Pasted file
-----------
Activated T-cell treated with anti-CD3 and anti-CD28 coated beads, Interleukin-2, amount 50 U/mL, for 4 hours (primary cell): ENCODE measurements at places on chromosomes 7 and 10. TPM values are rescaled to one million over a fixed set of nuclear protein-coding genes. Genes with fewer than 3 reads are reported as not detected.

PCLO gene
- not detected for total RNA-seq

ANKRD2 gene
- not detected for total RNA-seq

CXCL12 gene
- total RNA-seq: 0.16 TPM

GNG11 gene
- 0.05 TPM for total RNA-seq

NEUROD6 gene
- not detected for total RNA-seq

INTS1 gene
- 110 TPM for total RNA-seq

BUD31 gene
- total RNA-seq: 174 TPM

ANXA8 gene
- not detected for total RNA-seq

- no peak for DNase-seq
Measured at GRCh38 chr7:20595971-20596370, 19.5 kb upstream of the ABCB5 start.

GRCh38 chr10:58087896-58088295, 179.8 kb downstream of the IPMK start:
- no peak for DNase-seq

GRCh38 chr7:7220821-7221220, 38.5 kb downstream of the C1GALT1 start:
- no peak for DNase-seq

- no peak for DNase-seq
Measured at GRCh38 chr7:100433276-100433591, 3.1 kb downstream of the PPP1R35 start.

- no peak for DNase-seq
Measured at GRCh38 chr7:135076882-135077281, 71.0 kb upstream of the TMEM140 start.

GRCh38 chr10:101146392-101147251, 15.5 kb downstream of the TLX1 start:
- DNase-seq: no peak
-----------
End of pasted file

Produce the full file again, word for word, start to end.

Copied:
Activated T-cell treated with anti-CD3 and anti-CD28 coated beads, Interleukin-2, amount 50 U/mL, for 4 hours (primary cell): ENCODE measurements at places on chromosomes 7 and 10. TPM values are rescaled to one million over a fixed set of nuclear protein-coding genes. Genes with fewer than 3 reads are reported as not detected.

PCLO gene
- not detected for total RNA-seq

ANKRD2 gene
- not detected for total RNA-seq

CXCL12 gene
- total RNA-seq: 0.16 TPM

GNG11 gene
- 0.05 TPM for total RNA-seq

NEUROD6 gene
- not detected for total RNA-seq

INTS1 gene
- 110 TPM for total RNA-seq

BUD31 gene
- total RNA-seq: 174 TPM

ANXA8 gene
- not detected for total RNA-seq

- no peak for DNase-seq
Measured at GRCh38 chr7:20595971-20596370, 19.5 kb upstream of the ABCB5 start.

GRCh38 chr10:58087896-58088295, 179.8 kb downstream of the IPMK start:
- no peak for DNase-seq

GRCh38 chr7:7220821-7221220, 38.5 kb downstream of the C1GALT1 start:
- no peak for DNase-seq

- no peak for DNase-seq
Measured at GRCh38 chr7:100433276-100433591, 3.1 kb downstream of the PPP1R35 start.

- no peak for DNase-seq
Measured at GRCh38 chr7:135076882-135077281, 71.0 kb upstream of the TMEM140 start.

GRCh38 chr10:101146392-101147251, 15.5 kb downstream of the TLX1 start:
- DNase-seq: no peak